Needless to say, backups should be considered a cornerstone of your server security policy. There are a number of tools which can help us with this, but I wanted to cover one very simple and fundamental command line tool to begin with, tar.
Tar is an acronym for tape archive, and has been one of the basic inbuilt linux tools for the longest time. What it does is take a collection of files, or directories, and combine them all into a single file, called a tarball. Tar does not compress the files, so it is usually used with another compression tool for this. There are a number of tools to choose from, gzip, bzip2, 7zip, rzip, etc., and the tradeoffs to consider are the compression ratio versus time, i.e. that is how well the tar file can be compressed down, giving you a smaller file, against how long it will take to compress & decompress. Below is a graphic demonstrating this principle.
For our purposes, I am going to use the well-established gzip compression tool. To begin with, I am going to tar the home directory into a file called home_files.tar. Move to the /tmp directory and run tar with the ‘cvzf’ flags. This specifies that you want to create a tarball (c), enable verbose mode (v), using gzip compression (z) and you are specifying the file name (f):
cd /tmp tar cvzf home_files.tar.gz /home/jupiter
To exclude specific file types, music files (.mp3) for instance, you would add the –exclude parameter:
tar czvf home_files.tar.gz /home/jupiter --exclude='mp3'
You can then move this file to a USB drive or back it up to your Amazon S3 share.
List and Extract Contents from a Tarball
To list the contents of a tgz file, use the t parameter.You are probably going to need to pipe this through the less command in order to read through the contents one screen at a time
tar tvf home.tgz | less
To extract/decompress a tar.gz file, run:
tar xvf home_files.tgz
And to extract only a single file (file.txt) from the tarball, run:
tar zxvf home.tgz file.txt
A very handy use of this is in scripting a daily backup of a directory, i.e. your web directory. Note that this will do a full backup, excluding any file types you specify, and is not capable of incremental backups. To use this, open a new script:
cd /home/user/scripts nano daily_web_backup.sh
And enter the following:
#!/bin/bash # Script to backup web directories, excluding file types listed in FILE.txt DATE = $(date +"%Y-%m-%d”) tar czf /home/user/backups/$DATE-web-directory.tgz --exclude-from=’/home/user/scripts/FILE.txt’
Then set this to run daily, by either adding an entry to your crontab:
or move it to your /etc/cron.daily folder. When you add it to your crontab you can control the time at which it runs, whereas moving it to /etc/cron.daily runs it at X each day. Note there are also /etc/cron.weekly and /etc/cron.monthly directories which will run the script according to those schedules.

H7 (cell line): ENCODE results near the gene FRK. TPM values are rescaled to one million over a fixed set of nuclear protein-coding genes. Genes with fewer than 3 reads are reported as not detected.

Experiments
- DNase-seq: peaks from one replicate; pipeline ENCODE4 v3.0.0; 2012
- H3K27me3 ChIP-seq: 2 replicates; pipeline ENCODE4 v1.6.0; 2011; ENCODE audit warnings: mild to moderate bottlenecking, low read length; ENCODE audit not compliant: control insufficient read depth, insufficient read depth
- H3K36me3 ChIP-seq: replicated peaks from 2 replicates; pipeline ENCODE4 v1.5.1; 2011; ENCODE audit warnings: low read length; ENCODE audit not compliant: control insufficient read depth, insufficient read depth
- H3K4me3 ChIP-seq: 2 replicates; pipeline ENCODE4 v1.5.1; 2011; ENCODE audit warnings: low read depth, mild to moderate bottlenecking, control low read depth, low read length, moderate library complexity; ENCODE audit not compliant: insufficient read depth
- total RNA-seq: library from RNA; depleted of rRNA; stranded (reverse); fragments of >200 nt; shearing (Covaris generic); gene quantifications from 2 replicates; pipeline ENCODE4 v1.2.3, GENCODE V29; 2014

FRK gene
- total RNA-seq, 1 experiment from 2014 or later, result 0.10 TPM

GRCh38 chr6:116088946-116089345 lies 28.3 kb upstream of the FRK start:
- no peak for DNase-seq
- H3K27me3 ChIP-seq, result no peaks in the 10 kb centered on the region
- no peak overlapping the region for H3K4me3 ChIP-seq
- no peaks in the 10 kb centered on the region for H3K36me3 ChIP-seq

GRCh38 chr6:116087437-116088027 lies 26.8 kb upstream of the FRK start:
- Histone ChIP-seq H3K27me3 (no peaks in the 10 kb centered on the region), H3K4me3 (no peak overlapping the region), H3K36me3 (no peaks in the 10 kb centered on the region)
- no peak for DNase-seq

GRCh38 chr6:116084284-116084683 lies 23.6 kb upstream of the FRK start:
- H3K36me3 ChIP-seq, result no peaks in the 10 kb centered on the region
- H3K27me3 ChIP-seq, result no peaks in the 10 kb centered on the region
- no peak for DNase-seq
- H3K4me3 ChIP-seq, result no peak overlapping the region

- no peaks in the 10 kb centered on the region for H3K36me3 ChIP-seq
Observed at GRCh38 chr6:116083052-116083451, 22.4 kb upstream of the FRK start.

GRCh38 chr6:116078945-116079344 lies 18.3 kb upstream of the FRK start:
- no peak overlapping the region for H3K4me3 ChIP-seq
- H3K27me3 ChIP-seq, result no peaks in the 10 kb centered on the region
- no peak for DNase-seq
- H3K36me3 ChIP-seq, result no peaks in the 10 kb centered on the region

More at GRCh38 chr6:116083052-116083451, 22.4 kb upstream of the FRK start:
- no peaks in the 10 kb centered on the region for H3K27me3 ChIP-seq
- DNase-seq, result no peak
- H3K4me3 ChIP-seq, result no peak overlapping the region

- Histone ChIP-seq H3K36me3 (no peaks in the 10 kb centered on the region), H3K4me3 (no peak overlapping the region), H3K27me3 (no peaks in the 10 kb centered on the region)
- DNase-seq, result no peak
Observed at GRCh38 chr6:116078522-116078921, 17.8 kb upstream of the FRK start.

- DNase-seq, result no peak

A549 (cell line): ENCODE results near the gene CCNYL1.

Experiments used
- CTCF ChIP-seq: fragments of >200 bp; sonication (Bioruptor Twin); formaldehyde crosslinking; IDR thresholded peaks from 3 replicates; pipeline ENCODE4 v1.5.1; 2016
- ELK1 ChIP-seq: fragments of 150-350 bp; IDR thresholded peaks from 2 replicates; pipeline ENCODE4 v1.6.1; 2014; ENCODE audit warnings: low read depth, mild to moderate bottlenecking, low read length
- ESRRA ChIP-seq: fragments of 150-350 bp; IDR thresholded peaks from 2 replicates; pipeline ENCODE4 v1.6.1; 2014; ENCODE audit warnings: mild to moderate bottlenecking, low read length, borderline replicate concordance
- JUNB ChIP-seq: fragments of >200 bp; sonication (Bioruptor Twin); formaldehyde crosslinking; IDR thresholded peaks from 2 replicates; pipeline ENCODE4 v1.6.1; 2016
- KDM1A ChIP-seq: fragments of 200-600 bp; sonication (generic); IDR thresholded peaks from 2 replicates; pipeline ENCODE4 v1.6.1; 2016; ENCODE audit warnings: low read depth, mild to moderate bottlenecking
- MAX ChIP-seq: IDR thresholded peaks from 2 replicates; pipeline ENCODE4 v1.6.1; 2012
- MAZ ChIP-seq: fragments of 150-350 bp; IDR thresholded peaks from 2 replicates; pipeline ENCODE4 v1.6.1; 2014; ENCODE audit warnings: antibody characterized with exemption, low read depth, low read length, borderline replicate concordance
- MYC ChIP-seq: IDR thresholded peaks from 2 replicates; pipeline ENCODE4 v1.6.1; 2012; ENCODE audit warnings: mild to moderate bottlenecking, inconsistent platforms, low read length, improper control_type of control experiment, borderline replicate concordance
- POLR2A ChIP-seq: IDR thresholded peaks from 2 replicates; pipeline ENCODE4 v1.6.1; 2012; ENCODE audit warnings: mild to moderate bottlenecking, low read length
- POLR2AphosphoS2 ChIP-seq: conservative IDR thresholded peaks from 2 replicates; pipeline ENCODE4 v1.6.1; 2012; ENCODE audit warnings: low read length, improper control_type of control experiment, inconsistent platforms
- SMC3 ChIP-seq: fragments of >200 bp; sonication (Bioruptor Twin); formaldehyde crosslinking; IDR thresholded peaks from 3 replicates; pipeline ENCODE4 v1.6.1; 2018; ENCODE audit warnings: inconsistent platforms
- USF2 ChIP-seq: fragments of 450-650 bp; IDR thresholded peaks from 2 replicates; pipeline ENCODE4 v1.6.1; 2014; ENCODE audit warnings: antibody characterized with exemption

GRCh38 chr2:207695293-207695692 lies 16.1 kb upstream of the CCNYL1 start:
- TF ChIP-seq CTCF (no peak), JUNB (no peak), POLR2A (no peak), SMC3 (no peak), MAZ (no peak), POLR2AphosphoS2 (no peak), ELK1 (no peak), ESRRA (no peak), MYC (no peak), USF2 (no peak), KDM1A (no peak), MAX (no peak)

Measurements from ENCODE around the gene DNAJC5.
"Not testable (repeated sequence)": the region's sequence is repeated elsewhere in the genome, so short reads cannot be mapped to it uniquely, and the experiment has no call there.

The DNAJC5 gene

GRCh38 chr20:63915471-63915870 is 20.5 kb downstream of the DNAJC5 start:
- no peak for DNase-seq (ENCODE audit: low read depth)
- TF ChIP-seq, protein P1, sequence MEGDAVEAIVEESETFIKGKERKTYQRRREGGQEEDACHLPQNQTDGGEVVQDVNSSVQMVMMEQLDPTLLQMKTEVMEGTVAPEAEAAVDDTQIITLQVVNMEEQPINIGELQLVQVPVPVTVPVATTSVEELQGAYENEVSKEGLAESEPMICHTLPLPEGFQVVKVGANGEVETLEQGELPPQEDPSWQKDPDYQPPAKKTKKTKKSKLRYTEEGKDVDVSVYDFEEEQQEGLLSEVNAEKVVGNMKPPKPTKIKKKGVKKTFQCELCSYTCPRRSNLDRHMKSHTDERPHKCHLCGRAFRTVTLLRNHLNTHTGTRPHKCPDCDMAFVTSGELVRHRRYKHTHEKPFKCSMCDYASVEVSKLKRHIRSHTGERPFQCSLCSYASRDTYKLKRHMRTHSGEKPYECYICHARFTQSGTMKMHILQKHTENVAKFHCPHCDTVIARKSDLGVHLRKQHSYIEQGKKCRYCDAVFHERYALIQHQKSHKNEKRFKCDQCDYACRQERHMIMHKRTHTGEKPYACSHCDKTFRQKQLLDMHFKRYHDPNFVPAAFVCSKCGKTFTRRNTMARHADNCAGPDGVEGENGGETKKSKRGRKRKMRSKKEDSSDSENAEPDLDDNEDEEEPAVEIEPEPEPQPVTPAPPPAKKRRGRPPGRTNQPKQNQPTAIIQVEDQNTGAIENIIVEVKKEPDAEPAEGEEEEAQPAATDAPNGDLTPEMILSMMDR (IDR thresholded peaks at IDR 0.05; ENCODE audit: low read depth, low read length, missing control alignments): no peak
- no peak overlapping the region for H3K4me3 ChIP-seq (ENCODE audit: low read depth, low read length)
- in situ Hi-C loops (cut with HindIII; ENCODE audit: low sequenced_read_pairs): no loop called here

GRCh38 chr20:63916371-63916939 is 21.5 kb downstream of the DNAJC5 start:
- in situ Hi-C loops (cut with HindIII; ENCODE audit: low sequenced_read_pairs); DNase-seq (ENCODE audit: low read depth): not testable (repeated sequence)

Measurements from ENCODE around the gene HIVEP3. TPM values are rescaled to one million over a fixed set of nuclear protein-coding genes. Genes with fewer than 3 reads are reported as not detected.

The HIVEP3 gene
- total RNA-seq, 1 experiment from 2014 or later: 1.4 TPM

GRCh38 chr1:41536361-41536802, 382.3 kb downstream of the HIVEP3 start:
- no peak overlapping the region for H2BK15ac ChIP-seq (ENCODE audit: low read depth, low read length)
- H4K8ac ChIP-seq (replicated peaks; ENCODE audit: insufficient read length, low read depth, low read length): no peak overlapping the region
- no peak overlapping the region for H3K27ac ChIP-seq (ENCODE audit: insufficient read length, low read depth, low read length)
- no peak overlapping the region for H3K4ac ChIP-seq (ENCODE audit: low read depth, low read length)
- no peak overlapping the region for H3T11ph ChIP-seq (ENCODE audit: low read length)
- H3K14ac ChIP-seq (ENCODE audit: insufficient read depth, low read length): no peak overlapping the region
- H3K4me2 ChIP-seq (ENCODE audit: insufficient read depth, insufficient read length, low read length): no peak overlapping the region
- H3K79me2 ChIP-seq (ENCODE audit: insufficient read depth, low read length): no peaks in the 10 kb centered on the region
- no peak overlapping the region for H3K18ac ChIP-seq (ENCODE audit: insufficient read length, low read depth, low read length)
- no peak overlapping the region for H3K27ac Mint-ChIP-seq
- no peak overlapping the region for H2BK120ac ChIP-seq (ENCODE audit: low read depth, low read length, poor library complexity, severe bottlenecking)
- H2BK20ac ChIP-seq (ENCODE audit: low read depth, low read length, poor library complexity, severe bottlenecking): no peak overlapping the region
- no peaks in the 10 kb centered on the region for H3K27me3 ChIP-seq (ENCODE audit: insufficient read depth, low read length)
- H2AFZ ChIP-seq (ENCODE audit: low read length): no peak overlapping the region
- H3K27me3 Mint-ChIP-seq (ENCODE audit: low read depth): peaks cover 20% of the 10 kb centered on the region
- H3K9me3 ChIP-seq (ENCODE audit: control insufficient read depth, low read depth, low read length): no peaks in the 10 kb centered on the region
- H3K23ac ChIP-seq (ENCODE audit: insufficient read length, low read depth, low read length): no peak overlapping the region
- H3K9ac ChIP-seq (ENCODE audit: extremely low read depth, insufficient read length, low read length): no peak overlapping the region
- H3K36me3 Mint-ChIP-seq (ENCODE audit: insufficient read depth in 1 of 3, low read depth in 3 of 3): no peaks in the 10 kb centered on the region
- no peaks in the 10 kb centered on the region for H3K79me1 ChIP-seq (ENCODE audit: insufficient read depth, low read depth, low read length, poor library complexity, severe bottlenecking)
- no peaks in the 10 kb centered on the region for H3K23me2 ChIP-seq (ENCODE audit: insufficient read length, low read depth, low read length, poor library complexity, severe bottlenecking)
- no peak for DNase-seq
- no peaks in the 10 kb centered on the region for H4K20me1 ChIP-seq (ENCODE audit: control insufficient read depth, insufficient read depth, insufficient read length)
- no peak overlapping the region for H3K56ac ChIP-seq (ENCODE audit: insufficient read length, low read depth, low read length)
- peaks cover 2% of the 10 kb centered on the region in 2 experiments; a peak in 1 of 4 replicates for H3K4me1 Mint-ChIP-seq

A good idea might be to automate it as much as possible. Maybe have your script check for tarballs older than 5 days old in the backup directory, and delete those. Then after you create your tarball, have it run s3cmd to synchronise with your Amazon S3 bucket. That way you always have onsite and off site backups, without taking up too much space:
#!/bin/bash # if … - check for files in ~/backups where DATE > 5 days ago…? DATE = $(date +"%Y-%m-%d”) tar czf /home/user/backups/$DATE-web-directory.tgz --exclude-from=’/home/user/scripts/FILE.txt’ s3cmd sync /home/user/backups s3://my_s3_bucket
Below is a table showing the most common commands you will need to use.
|c||- create archive file||W||- verify archive file|
|C||- specify destination folder to extract archive to||x||- extract archive file|
|f||- filename of archive file||z||- filter archive through gzip|
|j||- filter archive through bzip2||wildcards||– specify pattern in tar command|
|r||- append (add) files/directories to existing archive file||–exclude='PATTERN'||- exclude '*.iso' or './folder'. Seperate statement needed per file/folder type|
|t||- view contents of archive file||–exclude-from=/path/to/file||- use exclusions file with one pattern per line|
|v||- show progress of file archiving|
|Create||tar cvf archive.tar /home/public_html|
|Extract||tar xvf archive.tar [-C /home/public_html/videos/]|
|List Contents||tar tvf archive.tar|
|Extract Single File||tar xvf archive.tar file.sh, OR, tar –extract –file= archive.tar file.sh|
|Extract Multiple Files||tar xvf archive.tar "file 1" "file 2"|
|Extract Group of Files using Wildcard||tar xvf archive.tar –wildcards '*.php'|
|Add Files/Directories to Existing Archive||tar rvf archive.tar file.txt|
|Verify Archive||tar tvfW archive.tar|
|Create||tar cvzf archive.tar.gz /home/public_html|
|Extract||tar xvf archive.tar.gz [-C /home/public_html/videos/]|
|List Contents||tar tvf archive.tar.gz|
|Extract Single File||tar zxvf archive.tar.gz file.xml, OR, tar –extract –file= archive.tar.gz file.xml|
|Extract Multiple Files||tar zxvf archive.tar.gz "file 1" "file 2"|
|Extract Group of Files using Wildcard||tar zxvf archive.tar.gz –wildcards '*.php'|